This is part two in an ongoing series of posts on 7 Trends for the Future of the Arts. Originally published (and partially reprinted here with permission of the publisher) in the book: 20 Under 40: Reinventing the Arts and Arts Education for the 21st Century. I'm presenting selections from each trend, and you can follow the whole post series from here. If you are interested in these arguments, check out and think about purchasing the book here.
Trend One: Downsized and Merged
The economy continues to bring bad news to the arts sector, but the real news is that is isn’t going to get better. The budget battles we see now in the US are only just beginning (and are spreading globally, but that’s another conversation). Already, state governments, and the IRS, in search of increased revenues are contemplating vast changes to the benefits of nonprofit status, and many foundations have had to curb support for such supposedly “non-essential” activities as arts and culture due to declines in their endowments. While many may agree that such cuts wouldn’t be necessary if it weren’t for specific policies being pushed to shrink government (such as tax cuts to the wealthiest few), the fact remains that such cuts are likely to continue.
In addition, digital technology fundamentally changes business practices, and is downsizing once large industries rapidly. Craigslist upended the entire business model of the newspaper industry, effectively downsizing an entire $1 billion sector to one $100-million company. We are seeing this now in other cultural industries, and we’re also seeing more companies avoiding state taxes by being entirely web based. The resultant decline in tax revenues from these shrinking sectors will greatly limit the ability of government to maintain minimum service levels, much less support the arts (regardless of whether this is the correct argument, it is what will be used), and foundations will look to pick up the slack from government – also at the expense of the arts.
As government and foundation revenue shrinks, arts institutions will increasingly look to earned income, but fundamental shifts in consumer behavior make this a challenging arena as well. Consumers have less overall spending power, and more options for their cultural and entertainment experiences. As consumers increasingly find their content online, they expect to find yours there as well, watching your performance online instead of attending it live. While this itself can be a revenue stream, it is also one where consumers expectations are for free and/or cheaper access, meaning online profit margins will likely be lower than any reduction in overhead costs. As these stresses combine, the nonprofit arts sector will likely have to rethink business practices, and contend with radically different economics.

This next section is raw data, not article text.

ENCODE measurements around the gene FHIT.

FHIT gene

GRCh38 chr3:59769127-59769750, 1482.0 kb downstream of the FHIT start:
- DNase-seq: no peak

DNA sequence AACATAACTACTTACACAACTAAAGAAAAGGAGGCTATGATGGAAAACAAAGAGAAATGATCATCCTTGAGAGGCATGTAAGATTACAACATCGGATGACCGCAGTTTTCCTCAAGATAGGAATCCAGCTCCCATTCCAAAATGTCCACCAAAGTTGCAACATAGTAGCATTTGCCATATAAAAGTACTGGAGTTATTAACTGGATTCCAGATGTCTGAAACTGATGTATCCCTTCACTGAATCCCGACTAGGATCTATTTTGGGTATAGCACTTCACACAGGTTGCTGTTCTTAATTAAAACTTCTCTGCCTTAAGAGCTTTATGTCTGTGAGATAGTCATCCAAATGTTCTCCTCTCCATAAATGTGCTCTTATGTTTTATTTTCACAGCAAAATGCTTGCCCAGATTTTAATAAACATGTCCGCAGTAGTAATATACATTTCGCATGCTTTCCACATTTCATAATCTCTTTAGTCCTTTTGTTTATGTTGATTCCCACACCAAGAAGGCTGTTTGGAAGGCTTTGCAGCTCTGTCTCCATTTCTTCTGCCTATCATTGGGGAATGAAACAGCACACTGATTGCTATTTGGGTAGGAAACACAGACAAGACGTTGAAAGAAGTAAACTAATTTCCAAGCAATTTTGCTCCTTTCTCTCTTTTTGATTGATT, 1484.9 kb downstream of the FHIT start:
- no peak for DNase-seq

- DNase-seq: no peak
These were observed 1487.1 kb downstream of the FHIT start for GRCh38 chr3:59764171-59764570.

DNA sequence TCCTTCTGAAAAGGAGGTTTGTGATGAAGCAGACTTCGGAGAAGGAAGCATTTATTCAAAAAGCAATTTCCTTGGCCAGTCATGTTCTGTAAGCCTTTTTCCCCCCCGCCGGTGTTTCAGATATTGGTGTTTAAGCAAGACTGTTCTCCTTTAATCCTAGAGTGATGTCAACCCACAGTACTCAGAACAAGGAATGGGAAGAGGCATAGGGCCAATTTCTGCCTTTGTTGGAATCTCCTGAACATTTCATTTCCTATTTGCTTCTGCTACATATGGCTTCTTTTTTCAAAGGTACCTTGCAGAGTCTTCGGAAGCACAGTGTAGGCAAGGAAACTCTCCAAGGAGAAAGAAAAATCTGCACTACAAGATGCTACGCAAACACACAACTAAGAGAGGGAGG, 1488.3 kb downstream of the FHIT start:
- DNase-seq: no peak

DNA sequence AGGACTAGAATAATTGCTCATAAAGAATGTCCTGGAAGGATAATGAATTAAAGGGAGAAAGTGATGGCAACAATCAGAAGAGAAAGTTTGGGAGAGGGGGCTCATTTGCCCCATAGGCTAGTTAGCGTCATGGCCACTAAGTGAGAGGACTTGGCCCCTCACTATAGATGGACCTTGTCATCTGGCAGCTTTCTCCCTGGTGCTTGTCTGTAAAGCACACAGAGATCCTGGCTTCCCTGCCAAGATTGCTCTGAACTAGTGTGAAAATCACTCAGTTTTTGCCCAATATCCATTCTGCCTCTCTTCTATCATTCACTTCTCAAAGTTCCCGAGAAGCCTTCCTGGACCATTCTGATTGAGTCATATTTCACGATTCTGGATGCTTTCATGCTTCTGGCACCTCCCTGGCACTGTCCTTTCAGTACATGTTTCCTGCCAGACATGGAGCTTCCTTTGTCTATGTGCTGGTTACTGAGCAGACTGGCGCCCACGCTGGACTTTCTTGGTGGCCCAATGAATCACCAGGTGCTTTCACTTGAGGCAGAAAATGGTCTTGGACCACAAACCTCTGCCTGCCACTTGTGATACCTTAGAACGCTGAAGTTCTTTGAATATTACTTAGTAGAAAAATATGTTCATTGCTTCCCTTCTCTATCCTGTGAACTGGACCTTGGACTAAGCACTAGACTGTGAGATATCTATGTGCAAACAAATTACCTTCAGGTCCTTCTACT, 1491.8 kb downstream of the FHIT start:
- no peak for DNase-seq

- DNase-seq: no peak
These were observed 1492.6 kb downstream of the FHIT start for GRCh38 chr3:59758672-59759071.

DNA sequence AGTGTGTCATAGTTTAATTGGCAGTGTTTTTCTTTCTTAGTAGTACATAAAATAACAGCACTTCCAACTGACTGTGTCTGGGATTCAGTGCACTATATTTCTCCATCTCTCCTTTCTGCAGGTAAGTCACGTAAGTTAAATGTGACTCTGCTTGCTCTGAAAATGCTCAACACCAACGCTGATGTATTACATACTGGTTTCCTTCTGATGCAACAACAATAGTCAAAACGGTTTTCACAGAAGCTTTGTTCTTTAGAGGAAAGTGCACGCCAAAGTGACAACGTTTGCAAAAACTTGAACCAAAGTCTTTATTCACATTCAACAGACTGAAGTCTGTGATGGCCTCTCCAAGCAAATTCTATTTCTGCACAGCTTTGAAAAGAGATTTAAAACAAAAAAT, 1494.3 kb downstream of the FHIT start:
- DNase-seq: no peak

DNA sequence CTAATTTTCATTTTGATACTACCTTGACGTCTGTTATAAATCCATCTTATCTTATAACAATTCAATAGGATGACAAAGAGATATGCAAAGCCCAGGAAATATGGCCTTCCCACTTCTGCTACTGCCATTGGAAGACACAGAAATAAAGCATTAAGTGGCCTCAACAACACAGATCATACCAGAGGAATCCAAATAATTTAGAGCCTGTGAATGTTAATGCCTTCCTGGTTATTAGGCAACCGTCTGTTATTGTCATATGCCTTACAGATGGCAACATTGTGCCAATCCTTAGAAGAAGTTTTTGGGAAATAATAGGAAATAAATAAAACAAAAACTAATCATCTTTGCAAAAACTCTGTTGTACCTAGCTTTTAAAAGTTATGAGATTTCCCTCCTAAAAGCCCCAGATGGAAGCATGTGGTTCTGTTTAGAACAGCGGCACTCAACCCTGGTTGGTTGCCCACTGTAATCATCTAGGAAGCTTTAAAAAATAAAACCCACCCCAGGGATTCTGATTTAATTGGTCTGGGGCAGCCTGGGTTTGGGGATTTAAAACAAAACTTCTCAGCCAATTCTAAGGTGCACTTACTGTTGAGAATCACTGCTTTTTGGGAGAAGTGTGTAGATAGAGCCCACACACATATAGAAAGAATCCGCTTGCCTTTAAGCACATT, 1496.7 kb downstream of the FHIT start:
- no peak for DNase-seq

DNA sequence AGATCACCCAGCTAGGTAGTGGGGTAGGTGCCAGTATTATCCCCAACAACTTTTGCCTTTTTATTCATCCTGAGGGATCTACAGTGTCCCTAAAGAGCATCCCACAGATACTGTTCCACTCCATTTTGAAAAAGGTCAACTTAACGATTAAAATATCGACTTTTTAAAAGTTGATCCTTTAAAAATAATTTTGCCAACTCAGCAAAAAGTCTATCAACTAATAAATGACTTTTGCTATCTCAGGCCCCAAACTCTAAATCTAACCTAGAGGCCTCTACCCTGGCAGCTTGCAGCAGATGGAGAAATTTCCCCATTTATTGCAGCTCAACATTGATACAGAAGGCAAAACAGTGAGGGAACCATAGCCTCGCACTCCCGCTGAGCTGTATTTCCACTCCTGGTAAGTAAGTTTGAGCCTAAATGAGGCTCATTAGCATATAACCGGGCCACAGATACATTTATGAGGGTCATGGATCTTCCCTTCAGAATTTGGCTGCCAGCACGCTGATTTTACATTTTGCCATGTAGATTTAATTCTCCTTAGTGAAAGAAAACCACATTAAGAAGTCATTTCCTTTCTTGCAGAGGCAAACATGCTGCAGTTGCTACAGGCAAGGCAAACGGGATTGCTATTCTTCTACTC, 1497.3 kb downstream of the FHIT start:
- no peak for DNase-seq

Unfortunately, it’s not a stretch to say the nonprofit arts sector looks like a field of zombies—undead, potentially harmful shells of their former selves, haunting the landscape, unable to live or to die. Quite simply, funders, board members, and leaders in the arts need to take a hard look at reality and make some painful decisions. More organizations need to merge to save costs, end duplicative services, and achieve greater impact. Many more organizations need to be shut down entirely, having either served their mission well or having long ago abandoned any real hope of having a meaningful impact. These conversations aren’t easy, but they need to be had on a field-wide level. Even those organizations that are healthy enough to survive will need to consider downsizing their costs and refocusing their energies as the dwindling support for the cultural sector is likely a permanent shift away from robust public, foundation, and individual financing of the arts.
A thinned-out and downsized nonprofit arts sector is probably inevitable and may actually bring greater good. Strategically downsized organizations will more readily make this transition and might create more sustainable arts businesses. Mergers are often thought of as drastic measures to cut expenses or end duplicative services, but they can also be planned for to better prepare organizations to face new economic and cultural realities, fill strategic gaps, and lead to new programming and greater services.
Of course, downsized organizations will only become stronger, remain competitive, and possibly lead change through rigorous planning. Yet, these conversations are being resisted at precisely the time they need to be had. I explore some ideas for such change in my chapter, and there’s a lively discussion online now, sparked by NEA Chairman Rocco Landesman's recent comments on "Supply and Demand" (that's #supplydemand) and I gave my thoughts here. Love to hear more of your thoughts on this in the comments below.
In my next installment, I’ll speak about the rise of both for-profit and what I call with-profit endeavors in the arts.